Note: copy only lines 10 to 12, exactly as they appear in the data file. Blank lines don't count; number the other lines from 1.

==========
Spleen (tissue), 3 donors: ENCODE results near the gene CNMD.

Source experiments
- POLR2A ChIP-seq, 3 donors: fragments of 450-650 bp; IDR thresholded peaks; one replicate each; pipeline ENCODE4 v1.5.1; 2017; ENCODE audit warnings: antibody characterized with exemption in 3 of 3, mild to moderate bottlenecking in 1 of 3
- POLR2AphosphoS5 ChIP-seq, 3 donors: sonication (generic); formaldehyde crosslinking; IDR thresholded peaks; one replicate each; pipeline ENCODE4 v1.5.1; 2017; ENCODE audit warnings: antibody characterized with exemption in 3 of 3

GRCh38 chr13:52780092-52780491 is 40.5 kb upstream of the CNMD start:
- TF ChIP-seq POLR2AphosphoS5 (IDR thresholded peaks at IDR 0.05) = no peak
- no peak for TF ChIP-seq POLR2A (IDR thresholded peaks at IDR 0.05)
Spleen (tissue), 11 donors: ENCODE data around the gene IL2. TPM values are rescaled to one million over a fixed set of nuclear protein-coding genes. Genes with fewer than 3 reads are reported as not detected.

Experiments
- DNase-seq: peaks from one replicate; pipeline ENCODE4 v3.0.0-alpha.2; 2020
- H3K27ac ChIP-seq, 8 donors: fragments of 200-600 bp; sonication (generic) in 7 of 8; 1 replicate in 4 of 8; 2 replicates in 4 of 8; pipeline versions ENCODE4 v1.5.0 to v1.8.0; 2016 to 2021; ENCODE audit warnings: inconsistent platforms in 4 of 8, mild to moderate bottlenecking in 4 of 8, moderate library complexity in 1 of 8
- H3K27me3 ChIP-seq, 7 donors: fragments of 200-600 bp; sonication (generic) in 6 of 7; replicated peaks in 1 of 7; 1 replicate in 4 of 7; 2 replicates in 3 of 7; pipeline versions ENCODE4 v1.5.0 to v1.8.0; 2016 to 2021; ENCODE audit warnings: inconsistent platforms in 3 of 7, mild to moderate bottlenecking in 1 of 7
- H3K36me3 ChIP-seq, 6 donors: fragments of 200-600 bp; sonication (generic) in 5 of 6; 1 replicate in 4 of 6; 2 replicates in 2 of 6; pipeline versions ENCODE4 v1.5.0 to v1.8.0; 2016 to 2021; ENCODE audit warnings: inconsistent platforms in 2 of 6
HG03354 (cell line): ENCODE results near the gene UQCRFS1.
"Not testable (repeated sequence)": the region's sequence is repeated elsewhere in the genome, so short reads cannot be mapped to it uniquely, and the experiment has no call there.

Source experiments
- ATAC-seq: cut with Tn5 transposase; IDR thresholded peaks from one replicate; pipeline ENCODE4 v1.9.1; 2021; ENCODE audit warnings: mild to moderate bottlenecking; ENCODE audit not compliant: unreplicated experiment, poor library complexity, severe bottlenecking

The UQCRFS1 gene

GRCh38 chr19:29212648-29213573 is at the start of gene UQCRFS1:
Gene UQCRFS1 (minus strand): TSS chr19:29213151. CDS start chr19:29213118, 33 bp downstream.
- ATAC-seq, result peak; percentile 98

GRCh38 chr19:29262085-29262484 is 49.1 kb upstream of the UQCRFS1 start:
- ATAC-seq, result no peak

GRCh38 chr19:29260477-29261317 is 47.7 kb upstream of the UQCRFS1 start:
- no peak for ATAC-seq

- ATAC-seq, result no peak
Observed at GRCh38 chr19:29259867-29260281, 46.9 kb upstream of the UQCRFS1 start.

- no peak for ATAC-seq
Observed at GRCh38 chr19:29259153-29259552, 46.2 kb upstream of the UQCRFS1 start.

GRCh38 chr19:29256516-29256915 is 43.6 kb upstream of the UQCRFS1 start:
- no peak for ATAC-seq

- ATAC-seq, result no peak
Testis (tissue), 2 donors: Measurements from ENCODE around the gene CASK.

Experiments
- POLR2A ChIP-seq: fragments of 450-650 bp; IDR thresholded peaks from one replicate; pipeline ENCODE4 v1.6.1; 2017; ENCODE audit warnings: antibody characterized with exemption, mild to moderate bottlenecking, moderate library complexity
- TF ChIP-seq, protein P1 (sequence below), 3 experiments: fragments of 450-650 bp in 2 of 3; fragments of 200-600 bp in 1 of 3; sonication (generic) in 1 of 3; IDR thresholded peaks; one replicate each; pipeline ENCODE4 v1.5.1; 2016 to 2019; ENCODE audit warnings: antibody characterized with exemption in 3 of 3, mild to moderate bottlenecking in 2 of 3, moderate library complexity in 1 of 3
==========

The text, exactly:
- DNase-seq: peaks from one replicate; pipeline ENCODE4 v3.0.0-alpha.2; 2020
- H3K27ac ChIP-seq, 8 donors: fragments of 200-600 bp; sonication (generic) in 7 of 8; 1 replicate in 4 of 8; 2 replicates in 4 of 8; pipeline versions ENCODE4 v1.5.0 to v1.8.0; 2016 to 2021; ENCODE audit warnings: inconsistent platforms in 4 of 8, mild to moderate bottlenecking in 4 of 8, moderate library complexity in 1 of 8
- H3K27me3 ChIP-seq, 7 donors: fragments of 200-600 bp; sonication (generic) in 6 of 7; replicated peaks in 1 of 7; 1 replicate in 4 of 7; 2 replicates in 3 of 7; pipeline versions ENCODE4 v1.5.0 to v1.8.0; 2016 to 2021; ENCODE audit warnings: inconsistent platforms in 3 of 7, mild to moderate bottlenecking in 1 of 7